Countries like the US and the UK have their drug regulators, the US Food and Drug Administration (UFSDA) and (Medicines and Healthcare products Regulatory Agency) MHRA, respectively, subject new devices to rigorous rounds of clinical trials, assessing their improvements and innovations before approving such devices. The absence of robust medical devices regulations in India may be the reason for NPPA’s current approach. Such a genre of NPPA’s regulatory framework will also jeopardise India’s $2.5 billion medical-device industry. According to a Deloitte report, the growth rate of India’s medical-device industry is around 15% which is more than double of the global industry growth rate of 4-6%, and is expected to become a $25-30 billion industry in India by 2025. However, by shackling the innovation capacity of the industry, NPPA could easily stunt the industry’s growth prospects.

In terms of meeting their own ‘targets’ of regulating prices, the NPPA may be doing a sterling job by controlling device prices. However, the report card of the country’s healthcare status, is much more than one regulator’s target. India spends a woeful little of only 0.9% of its GDP in bio-pharma research and is largely dependent on other countries for supply of pharmaceutical ingredients and medical devices. Regulatory trends that undercut market dynamics by mandating price levels below market value or deny due-process of pricing policies would only cause such foreign suppliers to withdraw from the Indian market – ultimately harming the Indian patients. What is most concerning is that despite the NPPA meeting its KRAs, the faith on the system to balance healthcare access and innovation, may be quickly eroding.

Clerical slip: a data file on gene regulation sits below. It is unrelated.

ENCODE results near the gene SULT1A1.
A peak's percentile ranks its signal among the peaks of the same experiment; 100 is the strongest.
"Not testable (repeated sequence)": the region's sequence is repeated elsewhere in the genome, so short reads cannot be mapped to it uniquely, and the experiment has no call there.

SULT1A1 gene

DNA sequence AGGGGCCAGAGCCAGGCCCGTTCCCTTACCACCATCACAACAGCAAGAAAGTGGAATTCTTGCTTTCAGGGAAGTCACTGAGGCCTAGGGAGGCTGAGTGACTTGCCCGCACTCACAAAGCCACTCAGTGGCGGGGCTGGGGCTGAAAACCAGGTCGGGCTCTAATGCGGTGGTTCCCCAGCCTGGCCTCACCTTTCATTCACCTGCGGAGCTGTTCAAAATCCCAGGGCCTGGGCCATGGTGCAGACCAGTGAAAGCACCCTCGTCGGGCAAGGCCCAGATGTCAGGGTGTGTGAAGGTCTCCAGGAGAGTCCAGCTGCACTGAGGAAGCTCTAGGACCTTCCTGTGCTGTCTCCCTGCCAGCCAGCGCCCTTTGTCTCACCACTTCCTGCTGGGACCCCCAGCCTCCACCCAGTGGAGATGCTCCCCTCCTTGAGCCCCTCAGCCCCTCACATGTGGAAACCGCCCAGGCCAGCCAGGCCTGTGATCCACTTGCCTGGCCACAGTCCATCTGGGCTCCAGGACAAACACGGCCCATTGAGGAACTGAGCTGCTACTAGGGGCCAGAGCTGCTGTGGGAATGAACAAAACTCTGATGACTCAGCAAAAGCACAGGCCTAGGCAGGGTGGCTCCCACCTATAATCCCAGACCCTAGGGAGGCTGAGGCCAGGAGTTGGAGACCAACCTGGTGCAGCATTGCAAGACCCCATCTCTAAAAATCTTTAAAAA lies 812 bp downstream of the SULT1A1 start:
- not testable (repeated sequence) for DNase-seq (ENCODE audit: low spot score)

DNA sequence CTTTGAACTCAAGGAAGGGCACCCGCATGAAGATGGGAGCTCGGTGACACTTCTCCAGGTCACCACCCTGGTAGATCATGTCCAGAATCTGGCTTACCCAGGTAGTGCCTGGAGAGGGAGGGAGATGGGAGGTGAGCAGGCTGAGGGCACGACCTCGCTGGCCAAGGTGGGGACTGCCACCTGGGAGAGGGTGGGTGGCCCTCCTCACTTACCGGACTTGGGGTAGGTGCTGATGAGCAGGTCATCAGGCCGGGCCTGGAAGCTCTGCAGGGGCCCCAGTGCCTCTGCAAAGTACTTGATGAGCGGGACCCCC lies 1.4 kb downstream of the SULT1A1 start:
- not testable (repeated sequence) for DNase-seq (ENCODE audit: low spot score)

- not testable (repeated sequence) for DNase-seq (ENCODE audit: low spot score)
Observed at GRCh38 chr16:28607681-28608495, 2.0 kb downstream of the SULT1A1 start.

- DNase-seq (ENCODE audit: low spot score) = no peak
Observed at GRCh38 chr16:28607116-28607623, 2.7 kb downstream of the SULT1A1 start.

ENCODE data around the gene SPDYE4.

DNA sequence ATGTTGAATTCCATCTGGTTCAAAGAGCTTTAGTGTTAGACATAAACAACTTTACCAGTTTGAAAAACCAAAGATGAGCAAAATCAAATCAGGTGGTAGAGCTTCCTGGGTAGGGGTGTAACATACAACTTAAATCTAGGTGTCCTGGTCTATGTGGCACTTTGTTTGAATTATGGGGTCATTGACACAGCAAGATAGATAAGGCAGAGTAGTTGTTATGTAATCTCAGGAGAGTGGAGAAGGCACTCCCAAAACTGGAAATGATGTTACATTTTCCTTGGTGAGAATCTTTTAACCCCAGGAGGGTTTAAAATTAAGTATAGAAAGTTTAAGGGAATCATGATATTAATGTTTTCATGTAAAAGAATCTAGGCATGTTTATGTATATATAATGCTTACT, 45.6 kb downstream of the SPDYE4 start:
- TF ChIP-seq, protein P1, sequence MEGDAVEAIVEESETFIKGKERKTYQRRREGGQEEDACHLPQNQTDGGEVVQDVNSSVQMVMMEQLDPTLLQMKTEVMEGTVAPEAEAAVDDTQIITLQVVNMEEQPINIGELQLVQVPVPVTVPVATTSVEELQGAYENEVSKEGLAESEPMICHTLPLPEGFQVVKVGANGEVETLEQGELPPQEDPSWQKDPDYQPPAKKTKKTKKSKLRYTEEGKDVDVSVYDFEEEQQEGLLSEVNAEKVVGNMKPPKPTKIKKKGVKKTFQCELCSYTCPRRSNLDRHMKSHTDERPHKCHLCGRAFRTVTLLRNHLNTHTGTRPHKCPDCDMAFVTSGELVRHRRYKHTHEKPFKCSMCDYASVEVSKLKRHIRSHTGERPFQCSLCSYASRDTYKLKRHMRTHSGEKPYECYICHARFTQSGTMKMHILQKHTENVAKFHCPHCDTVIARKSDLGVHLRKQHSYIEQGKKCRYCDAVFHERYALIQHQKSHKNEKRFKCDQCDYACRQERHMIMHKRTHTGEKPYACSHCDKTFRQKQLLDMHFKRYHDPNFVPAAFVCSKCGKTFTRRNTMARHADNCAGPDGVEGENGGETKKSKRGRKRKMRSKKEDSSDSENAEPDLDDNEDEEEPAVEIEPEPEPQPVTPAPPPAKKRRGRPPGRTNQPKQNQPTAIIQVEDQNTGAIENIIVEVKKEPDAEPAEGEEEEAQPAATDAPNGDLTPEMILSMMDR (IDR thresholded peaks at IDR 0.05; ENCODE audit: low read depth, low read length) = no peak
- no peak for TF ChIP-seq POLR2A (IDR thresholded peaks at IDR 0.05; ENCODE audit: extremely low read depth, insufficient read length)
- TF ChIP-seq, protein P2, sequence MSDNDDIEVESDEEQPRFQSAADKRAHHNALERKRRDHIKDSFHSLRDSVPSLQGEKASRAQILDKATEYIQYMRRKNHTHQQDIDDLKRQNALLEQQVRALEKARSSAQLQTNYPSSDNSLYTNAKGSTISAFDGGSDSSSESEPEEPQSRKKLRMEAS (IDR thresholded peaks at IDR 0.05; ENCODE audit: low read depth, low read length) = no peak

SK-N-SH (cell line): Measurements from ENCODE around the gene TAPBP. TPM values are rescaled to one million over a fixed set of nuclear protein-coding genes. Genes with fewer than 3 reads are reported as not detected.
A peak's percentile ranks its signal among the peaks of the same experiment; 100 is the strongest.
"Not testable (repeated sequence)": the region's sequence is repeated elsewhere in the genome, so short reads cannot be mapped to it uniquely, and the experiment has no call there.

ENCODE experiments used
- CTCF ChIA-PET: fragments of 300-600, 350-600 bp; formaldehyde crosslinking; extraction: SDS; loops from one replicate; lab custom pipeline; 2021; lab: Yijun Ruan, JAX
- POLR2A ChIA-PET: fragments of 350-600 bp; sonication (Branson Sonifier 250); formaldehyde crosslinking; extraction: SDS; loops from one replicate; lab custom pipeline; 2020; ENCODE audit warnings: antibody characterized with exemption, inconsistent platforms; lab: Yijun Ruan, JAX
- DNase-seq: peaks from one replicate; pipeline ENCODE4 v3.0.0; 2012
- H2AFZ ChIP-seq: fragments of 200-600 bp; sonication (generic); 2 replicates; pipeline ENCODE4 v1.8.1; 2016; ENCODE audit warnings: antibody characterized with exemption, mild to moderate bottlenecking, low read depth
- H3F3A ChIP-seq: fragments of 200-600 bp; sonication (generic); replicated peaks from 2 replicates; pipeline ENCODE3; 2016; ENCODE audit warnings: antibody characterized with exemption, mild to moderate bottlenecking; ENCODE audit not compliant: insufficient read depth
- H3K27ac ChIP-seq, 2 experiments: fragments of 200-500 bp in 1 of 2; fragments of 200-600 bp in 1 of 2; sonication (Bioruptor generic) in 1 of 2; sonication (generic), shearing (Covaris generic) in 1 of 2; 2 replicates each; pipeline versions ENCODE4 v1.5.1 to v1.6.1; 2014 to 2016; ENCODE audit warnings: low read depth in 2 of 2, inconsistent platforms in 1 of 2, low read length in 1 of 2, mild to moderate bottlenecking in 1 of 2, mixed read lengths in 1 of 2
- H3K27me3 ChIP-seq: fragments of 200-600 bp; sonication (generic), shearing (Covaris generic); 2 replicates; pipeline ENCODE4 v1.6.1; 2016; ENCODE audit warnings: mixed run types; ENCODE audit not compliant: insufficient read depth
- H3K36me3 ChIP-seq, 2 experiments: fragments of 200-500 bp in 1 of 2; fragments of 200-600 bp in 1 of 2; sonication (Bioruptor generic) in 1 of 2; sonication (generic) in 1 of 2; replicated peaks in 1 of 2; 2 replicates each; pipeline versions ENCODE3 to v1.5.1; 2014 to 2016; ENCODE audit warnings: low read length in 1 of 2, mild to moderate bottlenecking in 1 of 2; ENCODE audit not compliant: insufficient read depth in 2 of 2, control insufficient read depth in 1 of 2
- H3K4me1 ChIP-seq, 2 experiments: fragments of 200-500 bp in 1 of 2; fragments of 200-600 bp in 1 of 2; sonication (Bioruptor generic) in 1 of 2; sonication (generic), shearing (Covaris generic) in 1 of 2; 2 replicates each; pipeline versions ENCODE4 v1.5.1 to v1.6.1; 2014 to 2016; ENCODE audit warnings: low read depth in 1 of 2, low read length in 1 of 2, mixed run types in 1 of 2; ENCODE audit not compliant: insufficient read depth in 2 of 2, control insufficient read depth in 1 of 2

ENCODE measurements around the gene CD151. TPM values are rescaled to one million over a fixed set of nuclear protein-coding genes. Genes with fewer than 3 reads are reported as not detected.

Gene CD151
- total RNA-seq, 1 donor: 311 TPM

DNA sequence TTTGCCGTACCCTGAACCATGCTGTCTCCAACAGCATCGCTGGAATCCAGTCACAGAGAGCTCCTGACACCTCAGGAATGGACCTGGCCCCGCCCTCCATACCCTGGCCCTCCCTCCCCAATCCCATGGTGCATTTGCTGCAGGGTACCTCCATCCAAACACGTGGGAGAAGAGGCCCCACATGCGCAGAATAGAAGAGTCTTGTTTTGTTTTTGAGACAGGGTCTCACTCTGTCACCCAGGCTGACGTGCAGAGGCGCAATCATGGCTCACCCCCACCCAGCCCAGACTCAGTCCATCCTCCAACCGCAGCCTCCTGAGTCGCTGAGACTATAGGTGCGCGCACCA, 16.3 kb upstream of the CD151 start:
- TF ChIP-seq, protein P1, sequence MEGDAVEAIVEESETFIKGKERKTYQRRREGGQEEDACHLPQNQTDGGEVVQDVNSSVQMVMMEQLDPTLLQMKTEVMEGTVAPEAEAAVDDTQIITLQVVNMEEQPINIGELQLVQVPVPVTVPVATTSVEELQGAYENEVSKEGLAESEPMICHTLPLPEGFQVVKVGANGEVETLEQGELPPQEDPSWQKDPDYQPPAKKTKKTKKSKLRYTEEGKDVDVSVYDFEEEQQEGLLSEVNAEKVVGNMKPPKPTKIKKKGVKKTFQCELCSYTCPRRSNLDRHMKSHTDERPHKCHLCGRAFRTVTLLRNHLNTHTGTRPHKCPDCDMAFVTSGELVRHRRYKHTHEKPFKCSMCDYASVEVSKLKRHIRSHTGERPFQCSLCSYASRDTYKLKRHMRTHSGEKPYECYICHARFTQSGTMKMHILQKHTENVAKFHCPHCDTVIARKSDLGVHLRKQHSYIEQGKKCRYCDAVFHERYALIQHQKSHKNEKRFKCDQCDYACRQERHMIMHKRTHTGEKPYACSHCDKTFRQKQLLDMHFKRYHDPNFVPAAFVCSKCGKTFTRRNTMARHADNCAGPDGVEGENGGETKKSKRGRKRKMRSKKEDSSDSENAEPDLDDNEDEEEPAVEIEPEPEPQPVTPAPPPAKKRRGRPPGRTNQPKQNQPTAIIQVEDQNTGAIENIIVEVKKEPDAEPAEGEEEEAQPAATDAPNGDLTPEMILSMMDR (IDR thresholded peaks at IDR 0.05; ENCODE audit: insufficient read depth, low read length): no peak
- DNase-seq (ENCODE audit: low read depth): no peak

For those who would argue that NPPA’s price-fixing will reduce medical expenses for Indian patients, the experience since February shows a different picture. As stent prices crashed, hospitals allegedly started leveraging margins on consumables and services to offset stent price margin losses, with negligible benefits reaching the final consumer. Strangely, the regulator’s answer to that problem seems to be considering price control on more medical devices and consumables! In-spite of Indian drug prices being one of the lowest in the world, out-of-pocket expenditure of Indian patients on healthcare is as high as 61%. There is enough evidence that price-capping of drugs as a regulatory framework has not ultimately benefitted Indian consumers and it seems the NPPA is about to repeat the same mistake with the medical-device industry.

Price control is a blunt regulatory instrument and is not a substitute for genuine healthcare reform. The NITI Aayog, the government’s policy think-tank, in its three year Agenda document for 2017-2020 has argued that the current drug price control framework has worked against innovation and production of quality medicines. NPPA would be well advised not to extend the same failed framework for regulating India’s burgeoning medical device industry. The regulation of medical drugs and devices involves competing goals of assuring public safety and innovation. While a regulator’s job is to regulate, for a nation to truly innovate and jump start its healthcare ecosystem, every element needs to become an enabler and not act like a controlling authority. For India to develop its own innovative R&D focused pharmaceutical and medical devices sector regulators like NPPA need to re-imagine their regulatory strategies from policing price to that of nurturing innovation.

Assistant professor, competition law, Jindal Global Law School and a former expert consultant with the Competition Commission of India. Views are personal